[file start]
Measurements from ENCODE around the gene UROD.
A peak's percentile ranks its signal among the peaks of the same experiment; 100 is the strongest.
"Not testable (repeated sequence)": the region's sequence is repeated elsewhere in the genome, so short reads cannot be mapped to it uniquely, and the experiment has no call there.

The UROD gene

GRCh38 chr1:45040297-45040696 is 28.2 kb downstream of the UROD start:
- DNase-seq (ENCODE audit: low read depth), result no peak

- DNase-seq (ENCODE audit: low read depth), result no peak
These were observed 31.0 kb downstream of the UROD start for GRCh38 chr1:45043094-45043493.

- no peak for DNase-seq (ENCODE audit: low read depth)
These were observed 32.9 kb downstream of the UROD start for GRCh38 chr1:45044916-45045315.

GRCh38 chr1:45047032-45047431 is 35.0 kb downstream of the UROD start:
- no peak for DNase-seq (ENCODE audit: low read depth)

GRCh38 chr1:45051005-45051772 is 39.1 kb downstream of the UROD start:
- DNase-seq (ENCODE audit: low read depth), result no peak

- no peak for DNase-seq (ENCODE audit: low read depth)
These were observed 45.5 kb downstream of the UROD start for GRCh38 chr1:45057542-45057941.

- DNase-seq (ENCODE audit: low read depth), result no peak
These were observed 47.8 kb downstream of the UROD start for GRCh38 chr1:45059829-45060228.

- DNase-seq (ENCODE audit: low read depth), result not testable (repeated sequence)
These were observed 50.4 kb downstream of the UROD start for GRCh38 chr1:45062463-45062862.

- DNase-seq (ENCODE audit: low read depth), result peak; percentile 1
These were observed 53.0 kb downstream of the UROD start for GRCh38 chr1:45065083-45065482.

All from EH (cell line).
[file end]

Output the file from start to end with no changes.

Measurements from ENCODE around the gene UROD.
A peak's percentile ranks its signal among the peaks of the same experiment; 100 is the strongest.
"Not testable (repeated sequence)": the region's sequence is repeated elsewhere in the genome, so short reads cannot be mapped to it uniquely, and the experiment has no call there.

The UROD gene

GRCh38 chr1:45040297-45040696 is 28.2 kb downstream of the UROD start:
- DNase-seq (ENCODE audit: low read depth), result no peak

- DNase-seq (ENCODE audit: low read depth), result no peak
These were observed 31.0 kb downstream of the UROD start for GRCh38 chr1:45043094-45043493.

- no peak for DNase-seq (ENCODE audit: low read depth)
These were observed 32.9 kb downstream of the UROD start for GRCh38 chr1:45044916-45045315.

GRCh38 chr1:45047032-45047431 is 35.0 kb downstream of the UROD start:
- no peak for DNase-seq (ENCODE audit: low read depth)

GRCh38 chr1:45051005-45051772 is 39.1 kb downstream of the UROD start:
- DNase-seq (ENCODE audit: low read depth), result no peak

- no peak for DNase-seq (ENCODE audit: low read depth)
These were observed 45.5 kb downstream of the UROD start for GRCh38 chr1:45057542-45057941.

- DNase-seq (ENCODE audit: low read depth), result no peak
These were observed 47.8 kb downstream of the UROD start for GRCh38 chr1:45059829-45060228.

- DNase-seq (ENCODE audit: low read depth), result not testable (repeated sequence)
These were observed 50.4 kb downstream of the UROD start for GRCh38 chr1:45062463-45062862.

- DNase-seq (ENCODE audit: low read depth), result peak; percentile 1
These were observed 53.0 kb downstream of the UROD start for GRCh38 chr1:45065083-45065482.

All from EH (cell line).